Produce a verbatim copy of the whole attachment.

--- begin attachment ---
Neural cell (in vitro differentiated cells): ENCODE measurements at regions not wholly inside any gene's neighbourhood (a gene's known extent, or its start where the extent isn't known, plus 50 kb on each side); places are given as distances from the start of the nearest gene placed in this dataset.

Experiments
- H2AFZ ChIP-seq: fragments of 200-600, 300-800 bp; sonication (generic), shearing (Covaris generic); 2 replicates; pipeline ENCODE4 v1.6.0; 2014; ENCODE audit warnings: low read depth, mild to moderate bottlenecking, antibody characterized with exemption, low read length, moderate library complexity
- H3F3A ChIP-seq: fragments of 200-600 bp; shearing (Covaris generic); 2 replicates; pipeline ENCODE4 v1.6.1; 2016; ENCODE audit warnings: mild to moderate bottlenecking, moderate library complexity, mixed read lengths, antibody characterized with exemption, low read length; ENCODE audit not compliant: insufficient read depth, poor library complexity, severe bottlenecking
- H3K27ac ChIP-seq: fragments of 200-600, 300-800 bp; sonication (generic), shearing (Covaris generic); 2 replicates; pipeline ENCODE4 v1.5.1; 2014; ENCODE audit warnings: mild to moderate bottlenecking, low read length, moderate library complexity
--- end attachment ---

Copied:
Neural cell (in vitro differentiated cells): ENCODE measurements at regions not wholly inside any gene's neighbourhood (a gene's known extent, or its start where the extent isn't known, plus 50 kb on each side); places are given as distances from the start of the nearest gene placed in this dataset.

Experiments
- H2AFZ ChIP-seq: fragments of 200-600, 300-800 bp; sonication (generic), shearing (Covaris generic); 2 replicates; pipeline ENCODE4 v1.6.0; 2014; ENCODE audit warnings: low read depth, mild to moderate bottlenecking, antibody characterized with exemption, low read length, moderate library complexity
- H3F3A ChIP-seq: fragments of 200-600 bp; shearing (Covaris generic); 2 replicates; pipeline ENCODE4 v1.6.1; 2016; ENCODE audit warnings: mild to moderate bottlenecking, moderate library complexity, mixed read lengths, antibody characterized with exemption, low read length; ENCODE audit not compliant: insufficient read depth, poor library complexity, severe bottlenecking
- H3K27ac ChIP-seq: fragments of 200-600, 300-800 bp; sonication (generic), shearing (Covaris generic); 2 replicates; pipeline ENCODE4 v1.5.1; 2014; ENCODE audit warnings: mild to moderate bottlenecking, low read length, moderate library complexity